The Fringe is rightly known and celebrated for giving people who may not be regular theater goers a chance to take a few bites of the performing-arts apple, with the hope and expectation that, once they get a taste of it, they’ll be hooked forever. Something very much like that must have happened a few years before Fringe—to be precise, in January 1875—when British dramatist Henry James Byron’s Our Boys became the first play in recorded history to run more than 500 performances. It would eventually rack up 1,362 after being sent to New York and Philadelphia to entertain and enlighten the cousins this side of the pond.
The Victorian Lyric Opera Company brings a delightful bit of British style, flair, and savoir faire to this largely forgotten but highly pedigreed play, whose author was a onetime collaborator of W.S. Gilbert, the lyricist half of Gilbert & Sullivan.
As the rotund and blustery county magnate Sir Geoffry Champneys, who tries to convince the beauteous heiress Violet Melrose that “there’s a concealed intellectuality” in the dishwater dullness of his pale, slim, bespectacled but billiard-loving ne’er-do-well son Talbot, Chuck Howell does a credible Richard Griffiths infused with a humor that easily slides from the sly to the pixieish.
Sally Frakes Cusenza makes a hilariously dry Clarissa, Sir Geoffrey’s sister, whose ability to cut through his contrived circumlocutions with withering salvos of caustic common sense is comical in a surprisingly contemporary sense. As Talbot, Rameen Chaharbaghi captures the uncertainty of a young man who has always been seen, and has seen himself, as superficial and immature, but realizes with incrementally approaching self-awareness that there’s more to him than that, and that time is running out for him to find it.
As the other “boy,” Charles Middlewick, the “aristocratic-looking son” of a retired butterman, Timothy Aaron Ziese is both a physical fit for the role and able to convincingly inhabit the character, whose learnedness and gentility stand in sharp contrast to Talbot’s supreme self-interest and general disdain for all things cultural. As Perkyn Middlewick, there’s something indefinably, impeccably “right” about the way Eric Henry combines the concerned, loving father and the practical-minded man of business into a human being as well as a character, a person we feel we know, because the actor knows him so intimately.
The ladies who are objects of the fathers’ designs for their sons are as definably different from each other as are their prospective suitors, but may not be so readily suited for the ones the fathers have chosen. As Violet Melrose, Jessica Powers-Heaven displays an easy, seemingly inborn charm and grace, undergirded by a quiet decisiveness and fortitude that will work in tandem with her more romantic but, in the end, equally capable cousin Mary, brought dynamically to life with verve and wit by Erin Gallalee.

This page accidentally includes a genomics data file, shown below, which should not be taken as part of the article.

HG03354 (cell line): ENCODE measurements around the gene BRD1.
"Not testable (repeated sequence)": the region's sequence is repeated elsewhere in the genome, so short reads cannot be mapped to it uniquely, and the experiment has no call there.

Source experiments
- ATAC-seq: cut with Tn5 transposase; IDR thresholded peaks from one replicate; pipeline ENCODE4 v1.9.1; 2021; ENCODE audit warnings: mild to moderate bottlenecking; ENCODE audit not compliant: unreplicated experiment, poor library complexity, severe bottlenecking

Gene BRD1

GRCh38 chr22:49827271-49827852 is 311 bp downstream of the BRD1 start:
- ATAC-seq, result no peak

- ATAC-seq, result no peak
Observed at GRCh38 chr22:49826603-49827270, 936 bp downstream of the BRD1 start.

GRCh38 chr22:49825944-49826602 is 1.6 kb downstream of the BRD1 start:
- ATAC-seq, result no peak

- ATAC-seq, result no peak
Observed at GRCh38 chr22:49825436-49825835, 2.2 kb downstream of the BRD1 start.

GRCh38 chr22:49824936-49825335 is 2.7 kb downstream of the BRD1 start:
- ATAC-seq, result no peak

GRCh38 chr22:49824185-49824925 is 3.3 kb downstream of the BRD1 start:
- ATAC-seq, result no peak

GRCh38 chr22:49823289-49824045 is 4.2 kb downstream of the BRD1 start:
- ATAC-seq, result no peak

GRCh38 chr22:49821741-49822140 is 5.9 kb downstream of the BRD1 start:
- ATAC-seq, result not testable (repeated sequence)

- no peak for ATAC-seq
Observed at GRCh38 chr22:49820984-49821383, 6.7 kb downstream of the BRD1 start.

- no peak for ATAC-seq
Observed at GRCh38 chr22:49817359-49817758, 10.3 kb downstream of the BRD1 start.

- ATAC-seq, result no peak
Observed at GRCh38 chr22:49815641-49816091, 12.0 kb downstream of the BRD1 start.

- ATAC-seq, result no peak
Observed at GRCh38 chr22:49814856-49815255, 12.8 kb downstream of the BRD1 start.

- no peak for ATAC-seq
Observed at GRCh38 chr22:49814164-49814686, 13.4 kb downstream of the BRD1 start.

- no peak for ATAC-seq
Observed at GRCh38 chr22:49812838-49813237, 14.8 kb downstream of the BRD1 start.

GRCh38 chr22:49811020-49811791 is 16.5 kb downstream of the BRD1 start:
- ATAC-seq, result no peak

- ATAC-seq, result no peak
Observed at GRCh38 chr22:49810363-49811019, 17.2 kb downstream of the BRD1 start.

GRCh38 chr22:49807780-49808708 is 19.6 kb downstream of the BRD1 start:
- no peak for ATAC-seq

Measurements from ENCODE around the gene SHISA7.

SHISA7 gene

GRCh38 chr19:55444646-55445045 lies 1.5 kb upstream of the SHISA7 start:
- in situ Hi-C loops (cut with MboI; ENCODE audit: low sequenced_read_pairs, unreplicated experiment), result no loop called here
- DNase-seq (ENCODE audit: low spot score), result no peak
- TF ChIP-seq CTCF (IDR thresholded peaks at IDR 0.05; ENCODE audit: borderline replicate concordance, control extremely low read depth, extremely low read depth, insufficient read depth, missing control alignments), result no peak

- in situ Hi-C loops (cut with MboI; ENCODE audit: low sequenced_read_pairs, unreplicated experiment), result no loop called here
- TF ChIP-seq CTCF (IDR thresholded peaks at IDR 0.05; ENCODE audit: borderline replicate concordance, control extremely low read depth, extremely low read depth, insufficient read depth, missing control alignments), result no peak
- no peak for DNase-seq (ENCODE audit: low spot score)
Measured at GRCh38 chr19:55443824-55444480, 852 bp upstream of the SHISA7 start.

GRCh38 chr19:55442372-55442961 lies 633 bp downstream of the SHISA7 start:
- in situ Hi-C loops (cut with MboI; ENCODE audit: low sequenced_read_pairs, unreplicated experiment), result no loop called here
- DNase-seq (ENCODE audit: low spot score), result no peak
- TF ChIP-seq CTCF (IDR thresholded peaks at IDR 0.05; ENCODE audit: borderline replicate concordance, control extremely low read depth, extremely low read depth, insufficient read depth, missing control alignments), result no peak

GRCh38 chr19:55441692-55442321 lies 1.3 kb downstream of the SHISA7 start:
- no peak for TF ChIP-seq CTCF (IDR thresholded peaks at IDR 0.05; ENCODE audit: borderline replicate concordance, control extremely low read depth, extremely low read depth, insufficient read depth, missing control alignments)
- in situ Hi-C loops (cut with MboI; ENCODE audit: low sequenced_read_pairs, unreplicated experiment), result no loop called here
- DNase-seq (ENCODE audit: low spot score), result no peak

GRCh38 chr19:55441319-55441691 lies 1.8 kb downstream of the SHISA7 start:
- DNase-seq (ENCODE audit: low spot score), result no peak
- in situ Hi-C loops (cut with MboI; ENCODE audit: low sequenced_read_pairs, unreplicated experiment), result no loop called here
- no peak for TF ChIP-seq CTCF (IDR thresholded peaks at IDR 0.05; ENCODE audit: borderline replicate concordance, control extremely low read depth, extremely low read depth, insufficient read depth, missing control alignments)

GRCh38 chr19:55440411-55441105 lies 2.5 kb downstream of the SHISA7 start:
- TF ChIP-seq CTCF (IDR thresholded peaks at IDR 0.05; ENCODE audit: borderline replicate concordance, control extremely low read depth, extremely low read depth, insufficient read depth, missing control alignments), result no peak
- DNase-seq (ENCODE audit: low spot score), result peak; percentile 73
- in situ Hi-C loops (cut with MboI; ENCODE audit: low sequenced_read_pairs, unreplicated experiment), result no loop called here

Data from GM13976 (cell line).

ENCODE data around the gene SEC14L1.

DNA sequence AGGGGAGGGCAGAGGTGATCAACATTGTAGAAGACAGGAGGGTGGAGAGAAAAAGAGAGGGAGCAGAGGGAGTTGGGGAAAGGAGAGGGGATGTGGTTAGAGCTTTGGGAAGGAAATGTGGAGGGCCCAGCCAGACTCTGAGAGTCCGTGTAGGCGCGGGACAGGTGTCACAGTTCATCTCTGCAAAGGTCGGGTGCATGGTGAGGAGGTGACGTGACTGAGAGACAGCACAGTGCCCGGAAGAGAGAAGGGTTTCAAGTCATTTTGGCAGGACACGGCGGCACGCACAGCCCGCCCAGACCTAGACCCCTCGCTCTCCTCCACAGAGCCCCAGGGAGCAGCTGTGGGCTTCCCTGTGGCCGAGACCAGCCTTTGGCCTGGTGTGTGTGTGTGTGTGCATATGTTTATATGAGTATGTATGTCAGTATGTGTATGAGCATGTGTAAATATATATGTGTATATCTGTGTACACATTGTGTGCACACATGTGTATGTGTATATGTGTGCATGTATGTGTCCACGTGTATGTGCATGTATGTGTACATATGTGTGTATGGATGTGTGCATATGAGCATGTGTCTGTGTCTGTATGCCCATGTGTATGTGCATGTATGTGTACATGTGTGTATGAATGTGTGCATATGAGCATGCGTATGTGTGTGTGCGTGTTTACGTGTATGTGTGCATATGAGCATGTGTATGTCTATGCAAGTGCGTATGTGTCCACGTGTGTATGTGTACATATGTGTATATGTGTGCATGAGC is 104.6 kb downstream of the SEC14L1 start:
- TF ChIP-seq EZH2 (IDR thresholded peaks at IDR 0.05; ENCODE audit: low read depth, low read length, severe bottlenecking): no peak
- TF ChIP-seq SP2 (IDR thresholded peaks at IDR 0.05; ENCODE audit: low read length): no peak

Wendy A.F.G. Stengel is the consummate “downstairs” maid, Penelope Poddles, her broadly farcical facial mugging a perfect complement to her naughty, bawdy wisecracking. She also masters a character at the opposite end of the personality scale as the glumly downtrodden servant Belinda, who may evoke for those of a certain age “Laugh-In” comedian Ruth Buzzi’s Gladys. For his part, Carlton Maryott is a perfect complement, in the sense of likeness, to Belinda, recalling another sixties series with his Lurch-like, personality-drained portrayal of Sir Geoffrey’s servant Kempster. The costumes range from period- and character-perfect (the ladies’ flowered straw bonnets are a nice touch) to serviceable, and the British accents are variable, while the opening scene’s set both subtly suggests, and blatantly brays, the dualities and dichotomies to follow.
What, after all, can one say of a room with gold brocade loveseats and a delicate, classically styled walnut end table, set off by a prominent painting on the rear wall of a huge black hog in a grassy field—and a bulbous, glazed, pink ceramic pig, as artificial as its painted cousin is actual, extending three feet upwards from the end table? Perhaps, that it works as a meta-level metaphor for those most unlikely, ill-matched couples. And their fathers’ ill-designed, and fortunately ill-fated determination to force their “boys” to do what they assure them is best for them—but is really best only for themselves, or the people they see their sons, or want their sons, to be.
Something that we, in the “enlightened” 21st century, of course would never dream of doing. (Dream on?)
Running time: 85 minutes.
Our Boys plays though July 28, 2013 at Mount Vernon United Methodist Church at the Mountain – 900 Massachusetts Avenue, NW, in Washington, DC. For performance and ticket information, visit the show’s Capital Fringe page.
2013 Capital Fringe Show Preview: ‘Our Boys’ by Victorian Lyric Opera Company.